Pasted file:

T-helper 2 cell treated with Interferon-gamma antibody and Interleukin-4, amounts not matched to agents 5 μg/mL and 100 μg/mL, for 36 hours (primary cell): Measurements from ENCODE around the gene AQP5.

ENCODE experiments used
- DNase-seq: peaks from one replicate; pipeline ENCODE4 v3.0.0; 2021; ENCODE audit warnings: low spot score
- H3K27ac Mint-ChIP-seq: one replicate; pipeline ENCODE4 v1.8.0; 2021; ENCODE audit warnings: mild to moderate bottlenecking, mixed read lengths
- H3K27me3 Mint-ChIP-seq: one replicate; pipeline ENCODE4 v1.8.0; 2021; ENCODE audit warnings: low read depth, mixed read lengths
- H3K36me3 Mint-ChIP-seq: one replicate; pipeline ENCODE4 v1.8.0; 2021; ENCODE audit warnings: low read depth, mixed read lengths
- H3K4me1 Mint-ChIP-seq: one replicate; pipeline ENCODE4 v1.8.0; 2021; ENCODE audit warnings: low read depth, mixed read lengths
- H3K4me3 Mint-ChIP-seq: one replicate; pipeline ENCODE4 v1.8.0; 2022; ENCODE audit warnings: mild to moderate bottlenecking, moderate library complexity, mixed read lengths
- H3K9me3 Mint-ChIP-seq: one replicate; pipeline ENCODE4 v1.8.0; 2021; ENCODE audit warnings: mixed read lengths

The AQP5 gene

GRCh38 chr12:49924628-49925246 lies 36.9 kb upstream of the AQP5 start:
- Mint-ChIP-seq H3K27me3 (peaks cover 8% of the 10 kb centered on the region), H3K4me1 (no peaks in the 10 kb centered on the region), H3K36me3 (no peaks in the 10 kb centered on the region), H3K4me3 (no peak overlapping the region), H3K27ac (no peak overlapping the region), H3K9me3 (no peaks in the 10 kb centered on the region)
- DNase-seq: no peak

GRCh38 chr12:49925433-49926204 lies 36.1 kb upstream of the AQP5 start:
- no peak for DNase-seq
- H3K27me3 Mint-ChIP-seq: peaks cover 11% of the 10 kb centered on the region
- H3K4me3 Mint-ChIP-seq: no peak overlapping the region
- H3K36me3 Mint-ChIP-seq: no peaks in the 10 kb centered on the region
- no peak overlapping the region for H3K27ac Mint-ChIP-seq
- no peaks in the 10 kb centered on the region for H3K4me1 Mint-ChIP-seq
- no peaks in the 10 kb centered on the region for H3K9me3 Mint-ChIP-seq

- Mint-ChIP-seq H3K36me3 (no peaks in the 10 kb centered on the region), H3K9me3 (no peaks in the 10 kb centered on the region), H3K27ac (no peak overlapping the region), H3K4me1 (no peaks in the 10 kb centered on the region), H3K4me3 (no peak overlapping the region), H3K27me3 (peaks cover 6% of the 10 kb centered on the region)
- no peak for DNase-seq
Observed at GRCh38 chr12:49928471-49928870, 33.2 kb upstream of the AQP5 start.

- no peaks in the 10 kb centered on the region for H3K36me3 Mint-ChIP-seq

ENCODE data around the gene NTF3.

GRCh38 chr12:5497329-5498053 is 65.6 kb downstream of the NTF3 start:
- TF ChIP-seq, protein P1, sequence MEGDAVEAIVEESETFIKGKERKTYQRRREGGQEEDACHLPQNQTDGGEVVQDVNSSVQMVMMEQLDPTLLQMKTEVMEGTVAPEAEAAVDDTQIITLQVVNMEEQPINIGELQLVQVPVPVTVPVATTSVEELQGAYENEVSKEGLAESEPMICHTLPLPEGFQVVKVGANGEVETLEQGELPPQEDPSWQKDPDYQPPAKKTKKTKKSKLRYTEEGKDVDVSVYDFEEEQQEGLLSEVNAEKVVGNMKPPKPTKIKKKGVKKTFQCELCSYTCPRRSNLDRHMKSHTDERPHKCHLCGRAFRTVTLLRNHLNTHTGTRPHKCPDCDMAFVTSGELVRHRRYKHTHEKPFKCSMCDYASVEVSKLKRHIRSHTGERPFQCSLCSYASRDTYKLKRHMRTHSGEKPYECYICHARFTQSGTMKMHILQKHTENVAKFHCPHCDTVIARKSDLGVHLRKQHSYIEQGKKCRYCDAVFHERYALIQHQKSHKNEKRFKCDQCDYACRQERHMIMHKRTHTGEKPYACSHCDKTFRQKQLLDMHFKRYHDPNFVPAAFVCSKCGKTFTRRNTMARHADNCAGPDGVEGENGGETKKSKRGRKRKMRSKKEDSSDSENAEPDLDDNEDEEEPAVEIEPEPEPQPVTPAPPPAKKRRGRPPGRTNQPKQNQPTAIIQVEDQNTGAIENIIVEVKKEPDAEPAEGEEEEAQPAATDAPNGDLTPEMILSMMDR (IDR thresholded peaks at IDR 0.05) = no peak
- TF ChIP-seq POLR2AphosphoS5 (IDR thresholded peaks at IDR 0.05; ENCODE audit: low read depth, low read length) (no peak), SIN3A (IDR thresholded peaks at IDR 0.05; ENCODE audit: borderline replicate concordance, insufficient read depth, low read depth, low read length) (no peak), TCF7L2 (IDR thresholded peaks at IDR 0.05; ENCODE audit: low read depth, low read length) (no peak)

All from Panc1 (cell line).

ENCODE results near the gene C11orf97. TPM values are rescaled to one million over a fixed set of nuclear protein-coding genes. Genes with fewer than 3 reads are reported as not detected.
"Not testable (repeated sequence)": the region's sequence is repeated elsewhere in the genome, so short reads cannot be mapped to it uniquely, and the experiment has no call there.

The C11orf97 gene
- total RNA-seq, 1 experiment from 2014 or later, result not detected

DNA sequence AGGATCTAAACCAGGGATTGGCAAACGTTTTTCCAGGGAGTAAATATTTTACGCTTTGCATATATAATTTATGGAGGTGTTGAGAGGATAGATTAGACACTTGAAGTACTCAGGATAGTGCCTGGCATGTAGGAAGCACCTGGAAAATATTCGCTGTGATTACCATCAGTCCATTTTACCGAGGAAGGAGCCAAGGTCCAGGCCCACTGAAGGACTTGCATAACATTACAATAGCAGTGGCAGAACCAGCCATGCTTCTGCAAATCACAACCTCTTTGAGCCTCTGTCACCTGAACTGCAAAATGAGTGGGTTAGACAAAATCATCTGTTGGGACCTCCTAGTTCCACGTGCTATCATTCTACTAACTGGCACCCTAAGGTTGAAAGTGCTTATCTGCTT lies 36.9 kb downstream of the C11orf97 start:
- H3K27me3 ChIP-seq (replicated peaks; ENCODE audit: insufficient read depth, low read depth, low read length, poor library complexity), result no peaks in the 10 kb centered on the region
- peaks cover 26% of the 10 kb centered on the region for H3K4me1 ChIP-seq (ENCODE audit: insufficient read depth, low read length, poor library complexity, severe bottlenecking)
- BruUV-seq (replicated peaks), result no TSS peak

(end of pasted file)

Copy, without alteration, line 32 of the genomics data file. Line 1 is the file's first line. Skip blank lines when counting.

"Not testable (repeated sequence)": the region's sequence is repeated elsewhere in the genome, so short reads cannot be mapped to it uniquely, and the experiment has no call there.